Over the next six Wednesday evenings, we will consider the events leading up to Jesus’ crucifixion as we prepare for Holy Week. Together, these events are the Passion of Our Lord, His passion to save us from sin and death, what He endured to put our sin as far as the east is from the west. The intent is not to make us “feel bad about ourselves” but to make us “feel good” about Jesus and what He has done to save us and the whole world. “Behold the Lamb of God who takes away the sin of the world.”
Tonight our focus is on to two figures – Mary, the sister of Martha and Lazarus, who is not named in Mark’s version of the Gospel, and Judas Iscariot, a disciple of Jesus, one of the Twelve. They are in Bethany, in the house of a man known as Simon the Leper. As is so often the case, Jesus’ table companions are the outcasts of society, those who live on the fringes, the “untouchables” and unclean. Jesus, ever the friend of tax collectors and sinners, seeks table fellowship with the least and the lost. Those whom the religious called cursed, Jesus blesses with His presence. The town may have known Simon as “the Leper,” but he is known by Jesus as friend and table companion. You are invited to take your seat next to Simon.
During the meal, Mary approaches Jesus while Martha is serving. (John tells us these things). Once before she sat at Jesus’ feet, clinging to His every word. Now she breaks open a delicate alabaster vial of expensive, scented oil, and pours it on Jesus’ head. How Mary came into possession of such a treasure, we aren’t told. John tells us that the oil was worth about 300 denarii, a year’s wages for a common day laborer. At seven-fifty and hour for a twelve hour work day, that would be about $27,000. Regardless of the exact dollar amount, no cost was too great.
It’s a bit like that Mastercard commercial that runs on television. The cost of the meal at Bethany, maybe $50. Bread $5. Flowers and decorations $20. Fellowship with Jesus – priceless.. Mary’s devotion knows no cost. It goes beyond bookkeeping, tax-deductions, and questions of “can I afford it?” Devotion to Jesus knows no price, no practicalities or plausibilities. It’s irresponsible, reckless, outrageous.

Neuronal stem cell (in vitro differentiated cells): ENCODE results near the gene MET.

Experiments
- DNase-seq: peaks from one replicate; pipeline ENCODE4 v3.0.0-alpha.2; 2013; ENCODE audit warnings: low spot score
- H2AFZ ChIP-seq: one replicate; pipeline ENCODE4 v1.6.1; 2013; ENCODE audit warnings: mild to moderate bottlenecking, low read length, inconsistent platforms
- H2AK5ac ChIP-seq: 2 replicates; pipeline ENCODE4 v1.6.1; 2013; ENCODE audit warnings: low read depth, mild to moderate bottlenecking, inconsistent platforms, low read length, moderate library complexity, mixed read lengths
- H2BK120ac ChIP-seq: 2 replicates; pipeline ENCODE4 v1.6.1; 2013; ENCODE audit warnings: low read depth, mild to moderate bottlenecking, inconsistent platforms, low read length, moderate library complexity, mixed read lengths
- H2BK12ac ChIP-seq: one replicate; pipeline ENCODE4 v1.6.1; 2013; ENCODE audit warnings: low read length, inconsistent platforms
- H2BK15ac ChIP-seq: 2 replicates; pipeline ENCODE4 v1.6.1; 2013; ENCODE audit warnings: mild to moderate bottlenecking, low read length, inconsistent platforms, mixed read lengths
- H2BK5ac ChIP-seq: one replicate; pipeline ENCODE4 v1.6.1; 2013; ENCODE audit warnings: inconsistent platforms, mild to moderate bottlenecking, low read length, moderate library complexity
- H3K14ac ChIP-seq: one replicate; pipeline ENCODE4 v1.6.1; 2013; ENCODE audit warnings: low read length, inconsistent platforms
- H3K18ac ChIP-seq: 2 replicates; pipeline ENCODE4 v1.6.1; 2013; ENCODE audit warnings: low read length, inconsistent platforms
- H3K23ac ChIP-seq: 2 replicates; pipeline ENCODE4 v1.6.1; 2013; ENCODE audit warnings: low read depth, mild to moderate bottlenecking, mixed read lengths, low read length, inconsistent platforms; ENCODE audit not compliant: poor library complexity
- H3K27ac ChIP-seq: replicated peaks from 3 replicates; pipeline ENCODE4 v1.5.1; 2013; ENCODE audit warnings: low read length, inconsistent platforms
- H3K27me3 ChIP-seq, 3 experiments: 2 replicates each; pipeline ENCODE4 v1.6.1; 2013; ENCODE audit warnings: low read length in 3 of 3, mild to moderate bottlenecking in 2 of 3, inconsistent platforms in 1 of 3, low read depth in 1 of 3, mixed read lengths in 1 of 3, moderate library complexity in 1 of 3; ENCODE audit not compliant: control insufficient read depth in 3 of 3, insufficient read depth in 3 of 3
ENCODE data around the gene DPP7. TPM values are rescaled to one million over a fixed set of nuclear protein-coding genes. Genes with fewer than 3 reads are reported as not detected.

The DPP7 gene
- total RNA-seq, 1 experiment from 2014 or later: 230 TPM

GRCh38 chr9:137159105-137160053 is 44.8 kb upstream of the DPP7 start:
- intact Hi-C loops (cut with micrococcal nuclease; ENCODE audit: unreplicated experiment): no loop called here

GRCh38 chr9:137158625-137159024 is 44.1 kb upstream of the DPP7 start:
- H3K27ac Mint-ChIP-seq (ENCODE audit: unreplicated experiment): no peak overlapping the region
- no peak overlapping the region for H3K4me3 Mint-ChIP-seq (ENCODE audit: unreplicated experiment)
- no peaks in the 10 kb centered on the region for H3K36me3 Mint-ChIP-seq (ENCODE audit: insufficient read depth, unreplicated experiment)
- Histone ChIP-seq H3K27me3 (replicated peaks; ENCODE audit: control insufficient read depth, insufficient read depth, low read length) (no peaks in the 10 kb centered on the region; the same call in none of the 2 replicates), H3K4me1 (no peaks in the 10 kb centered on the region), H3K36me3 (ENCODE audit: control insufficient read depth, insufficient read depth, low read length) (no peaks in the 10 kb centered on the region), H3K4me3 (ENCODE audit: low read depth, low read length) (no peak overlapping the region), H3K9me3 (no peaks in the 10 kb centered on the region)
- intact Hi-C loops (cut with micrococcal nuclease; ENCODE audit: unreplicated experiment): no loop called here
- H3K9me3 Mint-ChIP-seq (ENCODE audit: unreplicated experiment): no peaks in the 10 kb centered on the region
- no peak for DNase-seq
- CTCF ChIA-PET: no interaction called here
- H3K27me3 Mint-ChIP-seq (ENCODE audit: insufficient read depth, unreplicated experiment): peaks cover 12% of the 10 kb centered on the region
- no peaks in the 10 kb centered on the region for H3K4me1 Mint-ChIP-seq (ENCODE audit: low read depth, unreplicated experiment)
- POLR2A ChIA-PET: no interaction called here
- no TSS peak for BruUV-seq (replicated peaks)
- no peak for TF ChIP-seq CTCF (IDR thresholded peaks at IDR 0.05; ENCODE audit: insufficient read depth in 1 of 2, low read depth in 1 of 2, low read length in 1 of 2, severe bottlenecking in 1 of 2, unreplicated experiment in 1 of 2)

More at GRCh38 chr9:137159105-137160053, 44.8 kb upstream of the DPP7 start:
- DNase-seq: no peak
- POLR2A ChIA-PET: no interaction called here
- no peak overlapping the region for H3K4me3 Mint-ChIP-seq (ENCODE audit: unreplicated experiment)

“Such a waste! The money could have gone to the poor,” the disciples howl in protest. They are indignant, outraged over her lavish devotion, and they use the poor as an excuse. John tells us that Judas was leading the protest. He kept the moneybag and the books. He was also thief whose sticky fingers helped himself to the money. And he was the first and loudest to object to May’s costly devotion.
“The poor you will always have with you,” Jesus says. “You can help them whenever you wish.” If you are so concerned for the poor, go out and give to the poor. The disciples’ objection is hollow and faithless. I’m willing to guess that Mary was as generous toward the poor as she was toward Jesus. That’s usually the case. Those who are lavish with their offerings are also generous in the rest of their lives. They hold their meager assets with the dead hand of faith instead of the death grip of reasonableness and responsibility. You sometimes hear the same objection when churches build magnificent buildings or a beautiful pipe organ or they spend lavishly on worship. During the Thirty Years War in Germany in the 17th century, when towns were decimated and the people were poor, the congregations still maintained their instruments and paid their musicians because that was oil poured on their dear Savior’s head. They were also generous toward the poor and cared for each other in ways that would put our suburban comfort to shame.